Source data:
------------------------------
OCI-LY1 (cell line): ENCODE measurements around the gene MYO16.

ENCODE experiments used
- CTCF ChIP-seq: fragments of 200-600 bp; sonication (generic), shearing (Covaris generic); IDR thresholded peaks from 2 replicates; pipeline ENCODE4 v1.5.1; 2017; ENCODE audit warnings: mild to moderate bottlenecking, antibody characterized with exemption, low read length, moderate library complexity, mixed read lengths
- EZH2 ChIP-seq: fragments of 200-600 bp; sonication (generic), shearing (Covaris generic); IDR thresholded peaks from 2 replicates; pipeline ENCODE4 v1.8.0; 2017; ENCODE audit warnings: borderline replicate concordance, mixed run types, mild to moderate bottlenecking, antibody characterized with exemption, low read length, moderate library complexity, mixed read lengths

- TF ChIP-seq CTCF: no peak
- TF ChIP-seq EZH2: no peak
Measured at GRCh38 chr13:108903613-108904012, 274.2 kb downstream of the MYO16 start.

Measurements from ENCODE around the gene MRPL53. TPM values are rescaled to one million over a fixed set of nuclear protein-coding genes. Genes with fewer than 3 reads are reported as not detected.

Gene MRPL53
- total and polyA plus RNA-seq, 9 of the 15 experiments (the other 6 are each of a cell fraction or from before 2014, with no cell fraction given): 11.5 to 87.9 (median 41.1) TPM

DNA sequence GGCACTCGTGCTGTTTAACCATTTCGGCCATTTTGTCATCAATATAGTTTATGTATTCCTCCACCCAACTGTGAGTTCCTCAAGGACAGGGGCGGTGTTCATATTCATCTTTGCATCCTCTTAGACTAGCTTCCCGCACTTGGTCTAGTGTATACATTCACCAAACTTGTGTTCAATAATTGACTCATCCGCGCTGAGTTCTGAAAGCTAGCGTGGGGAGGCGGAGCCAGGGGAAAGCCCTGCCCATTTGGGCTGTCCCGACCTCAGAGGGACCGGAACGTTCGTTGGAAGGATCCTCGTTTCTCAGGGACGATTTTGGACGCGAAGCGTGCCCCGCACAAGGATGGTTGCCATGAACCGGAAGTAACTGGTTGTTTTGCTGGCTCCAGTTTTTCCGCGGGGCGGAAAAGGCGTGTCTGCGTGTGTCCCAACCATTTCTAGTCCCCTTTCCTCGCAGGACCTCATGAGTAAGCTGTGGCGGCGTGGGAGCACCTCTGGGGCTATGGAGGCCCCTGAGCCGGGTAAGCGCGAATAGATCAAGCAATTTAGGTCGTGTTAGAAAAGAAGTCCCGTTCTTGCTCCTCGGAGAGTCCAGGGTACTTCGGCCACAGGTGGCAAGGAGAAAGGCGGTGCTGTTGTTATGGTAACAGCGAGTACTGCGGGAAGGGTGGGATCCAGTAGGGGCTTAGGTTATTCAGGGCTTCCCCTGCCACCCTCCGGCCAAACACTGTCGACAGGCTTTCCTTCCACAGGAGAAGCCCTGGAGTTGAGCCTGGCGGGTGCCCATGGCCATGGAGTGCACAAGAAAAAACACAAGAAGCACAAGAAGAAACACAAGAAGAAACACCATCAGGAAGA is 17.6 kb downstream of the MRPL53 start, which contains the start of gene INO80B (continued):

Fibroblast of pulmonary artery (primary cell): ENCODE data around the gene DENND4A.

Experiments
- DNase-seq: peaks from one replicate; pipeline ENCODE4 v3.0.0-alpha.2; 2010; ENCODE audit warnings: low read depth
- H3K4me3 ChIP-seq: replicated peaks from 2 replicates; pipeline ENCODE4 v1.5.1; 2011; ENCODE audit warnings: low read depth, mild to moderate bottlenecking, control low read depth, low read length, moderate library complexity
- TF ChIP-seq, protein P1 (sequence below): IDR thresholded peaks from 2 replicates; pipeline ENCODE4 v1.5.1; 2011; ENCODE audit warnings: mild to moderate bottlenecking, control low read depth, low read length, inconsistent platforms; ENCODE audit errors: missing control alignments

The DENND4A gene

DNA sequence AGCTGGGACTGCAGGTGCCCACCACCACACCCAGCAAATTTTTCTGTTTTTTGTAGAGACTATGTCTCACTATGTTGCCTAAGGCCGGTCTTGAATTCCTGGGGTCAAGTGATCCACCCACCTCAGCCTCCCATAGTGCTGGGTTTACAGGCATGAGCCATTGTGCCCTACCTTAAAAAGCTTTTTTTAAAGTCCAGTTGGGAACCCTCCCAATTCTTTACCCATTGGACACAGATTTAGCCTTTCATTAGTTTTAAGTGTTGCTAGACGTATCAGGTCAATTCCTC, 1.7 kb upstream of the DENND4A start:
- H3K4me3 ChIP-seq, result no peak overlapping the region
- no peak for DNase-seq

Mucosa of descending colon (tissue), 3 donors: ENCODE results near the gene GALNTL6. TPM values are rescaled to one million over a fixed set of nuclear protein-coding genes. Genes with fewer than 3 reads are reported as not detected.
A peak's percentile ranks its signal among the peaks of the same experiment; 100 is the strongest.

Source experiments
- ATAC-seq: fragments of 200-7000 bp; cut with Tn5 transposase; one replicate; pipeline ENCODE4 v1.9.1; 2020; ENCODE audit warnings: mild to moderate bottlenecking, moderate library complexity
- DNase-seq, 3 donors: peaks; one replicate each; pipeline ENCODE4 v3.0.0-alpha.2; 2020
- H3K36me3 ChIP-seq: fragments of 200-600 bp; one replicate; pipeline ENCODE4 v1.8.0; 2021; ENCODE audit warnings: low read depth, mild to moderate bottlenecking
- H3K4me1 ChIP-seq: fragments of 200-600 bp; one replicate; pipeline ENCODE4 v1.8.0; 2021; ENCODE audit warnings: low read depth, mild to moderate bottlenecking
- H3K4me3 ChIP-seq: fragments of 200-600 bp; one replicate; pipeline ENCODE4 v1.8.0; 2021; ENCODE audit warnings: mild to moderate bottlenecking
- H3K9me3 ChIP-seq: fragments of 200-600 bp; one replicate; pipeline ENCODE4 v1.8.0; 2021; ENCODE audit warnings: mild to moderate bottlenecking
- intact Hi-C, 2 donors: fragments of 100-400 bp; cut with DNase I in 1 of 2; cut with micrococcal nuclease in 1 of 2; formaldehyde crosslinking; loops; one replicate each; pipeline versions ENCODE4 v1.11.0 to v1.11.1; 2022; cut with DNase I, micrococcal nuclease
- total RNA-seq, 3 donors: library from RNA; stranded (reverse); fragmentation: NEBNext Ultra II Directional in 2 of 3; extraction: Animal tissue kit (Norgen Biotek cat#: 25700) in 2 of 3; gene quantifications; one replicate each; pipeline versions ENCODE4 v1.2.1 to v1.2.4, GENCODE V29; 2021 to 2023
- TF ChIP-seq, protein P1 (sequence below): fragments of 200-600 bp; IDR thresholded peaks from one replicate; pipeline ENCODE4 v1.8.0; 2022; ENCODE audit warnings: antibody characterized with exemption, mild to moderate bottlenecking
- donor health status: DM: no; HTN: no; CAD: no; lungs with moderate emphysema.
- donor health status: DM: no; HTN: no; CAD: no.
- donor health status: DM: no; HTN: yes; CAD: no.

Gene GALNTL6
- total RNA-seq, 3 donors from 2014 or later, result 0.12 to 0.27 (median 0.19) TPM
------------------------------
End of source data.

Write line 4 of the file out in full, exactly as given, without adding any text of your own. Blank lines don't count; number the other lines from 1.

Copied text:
- EZH2 ChIP-seq: fragments of 200-600 bp; sonication (generic), shearing (Covaris generic); IDR thresholded peaks from 2 replicates; pipeline ENCODE4 v1.8.0; 2017; ENCODE audit warnings: borderline replicate concordance, mixed run types, mild to moderate bottlenecking, antibody characterized with exemption, low read length, moderate library complexity, mixed read lengths